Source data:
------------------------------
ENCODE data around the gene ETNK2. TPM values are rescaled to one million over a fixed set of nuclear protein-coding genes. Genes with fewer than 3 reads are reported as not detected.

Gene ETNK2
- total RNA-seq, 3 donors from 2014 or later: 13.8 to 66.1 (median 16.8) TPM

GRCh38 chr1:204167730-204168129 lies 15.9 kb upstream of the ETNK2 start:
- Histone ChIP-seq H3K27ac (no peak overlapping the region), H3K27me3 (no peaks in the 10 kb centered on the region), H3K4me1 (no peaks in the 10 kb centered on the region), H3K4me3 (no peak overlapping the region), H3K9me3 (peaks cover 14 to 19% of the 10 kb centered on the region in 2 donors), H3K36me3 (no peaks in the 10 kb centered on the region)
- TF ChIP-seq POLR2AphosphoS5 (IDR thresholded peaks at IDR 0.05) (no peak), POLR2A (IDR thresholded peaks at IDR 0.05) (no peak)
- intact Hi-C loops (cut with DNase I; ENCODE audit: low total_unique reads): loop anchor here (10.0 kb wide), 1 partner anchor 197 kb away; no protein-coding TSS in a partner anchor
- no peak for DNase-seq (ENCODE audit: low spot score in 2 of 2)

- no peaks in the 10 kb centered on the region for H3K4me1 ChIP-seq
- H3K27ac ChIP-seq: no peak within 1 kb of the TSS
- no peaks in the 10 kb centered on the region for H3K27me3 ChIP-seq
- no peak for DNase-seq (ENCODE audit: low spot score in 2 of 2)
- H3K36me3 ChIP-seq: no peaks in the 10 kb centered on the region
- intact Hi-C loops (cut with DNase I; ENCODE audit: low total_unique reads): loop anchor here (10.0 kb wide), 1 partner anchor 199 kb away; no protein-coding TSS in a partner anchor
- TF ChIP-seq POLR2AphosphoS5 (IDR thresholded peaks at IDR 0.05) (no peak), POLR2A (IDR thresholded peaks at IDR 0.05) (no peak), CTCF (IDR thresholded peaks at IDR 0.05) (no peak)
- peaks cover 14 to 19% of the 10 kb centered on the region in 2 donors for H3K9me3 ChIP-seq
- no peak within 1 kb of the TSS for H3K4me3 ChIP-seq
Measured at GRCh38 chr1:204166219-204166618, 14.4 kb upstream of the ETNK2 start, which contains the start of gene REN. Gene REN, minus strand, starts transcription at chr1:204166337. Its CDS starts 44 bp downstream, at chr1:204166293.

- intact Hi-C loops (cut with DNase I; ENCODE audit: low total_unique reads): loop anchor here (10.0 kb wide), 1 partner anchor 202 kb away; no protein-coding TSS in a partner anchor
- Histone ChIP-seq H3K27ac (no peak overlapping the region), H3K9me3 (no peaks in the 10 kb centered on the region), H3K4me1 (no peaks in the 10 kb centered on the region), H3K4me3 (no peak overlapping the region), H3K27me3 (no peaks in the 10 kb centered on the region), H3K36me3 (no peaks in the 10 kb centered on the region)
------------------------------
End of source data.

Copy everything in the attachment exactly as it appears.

ENCODE data around the gene ETNK2. TPM values are rescaled to one million over a fixed set of nuclear protein-coding genes. Genes with fewer than 3 reads are reported as not detected.

Gene ETNK2
- total RNA-seq, 3 donors from 2014 or later: 13.8 to 66.1 (median 16.8) TPM

GRCh38 chr1:204167730-204168129 lies 15.9 kb upstream of the ETNK2 start:
- Histone ChIP-seq H3K27ac (no peak overlapping the region), H3K27me3 (no peaks in the 10 kb centered on the region), H3K4me1 (no peaks in the 10 kb centered on the region), H3K4me3 (no peak overlapping the region), H3K9me3 (peaks cover 14 to 19% of the 10 kb centered on the region in 2 donors), H3K36me3 (no peaks in the 10 kb centered on the region)
- TF ChIP-seq POLR2AphosphoS5 (IDR thresholded peaks at IDR 0.05) (no peak), POLR2A (IDR thresholded peaks at IDR 0.05) (no peak)
- intact Hi-C loops (cut with DNase I; ENCODE audit: low total_unique reads): loop anchor here (10.0 kb wide), 1 partner anchor 197 kb away; no protein-coding TSS in a partner anchor
- no peak for DNase-seq (ENCODE audit: low spot score in 2 of 2)

- no peaks in the 10 kb centered on the region for H3K4me1 ChIP-seq
- H3K27ac ChIP-seq: no peak within 1 kb of the TSS
- no peaks in the 10 kb centered on the region for H3K27me3 ChIP-seq
- no peak for DNase-seq (ENCODE audit: low spot score in 2 of 2)
- H3K36me3 ChIP-seq: no peaks in the 10 kb centered on the region
- intact Hi-C loops (cut with DNase I; ENCODE audit: low total_unique reads): loop anchor here (10.0 kb wide), 1 partner anchor 199 kb away; no protein-coding TSS in a partner anchor
- TF ChIP-seq POLR2AphosphoS5 (IDR thresholded peaks at IDR 0.05) (no peak), POLR2A (IDR thresholded peaks at IDR 0.05) (no peak), CTCF (IDR thresholded peaks at IDR 0.05) (no peak)
- peaks cover 14 to 19% of the 10 kb centered on the region in 2 donors for H3K9me3 ChIP-seq
- no peak within 1 kb of the TSS for H3K4me3 ChIP-seq
Measured at GRCh38 chr1:204166219-204166618, 14.4 kb upstream of the ETNK2 start, which contains the start of gene REN. Gene REN, minus strand, starts transcription at chr1:204166337. Its CDS starts 44 bp downstream, at chr1:204166293.

- intact Hi-C loops (cut with DNase I; ENCODE audit: low total_unique reads): loop anchor here (10.0 kb wide), 1 partner anchor 202 kb away; no protein-coding TSS in a partner anchor
- Histone ChIP-seq H3K27ac (no peak overlapping the region), H3K9me3 (no peaks in the 10 kb centered on the region), H3K4me1 (no peaks in the 10 kb centered on the region), H3K4me3 (no peak overlapping the region), H3K27me3 (no peaks in the 10 kb centered on the region), H3K36me3 (no peaks in the 10 kb centered on the region)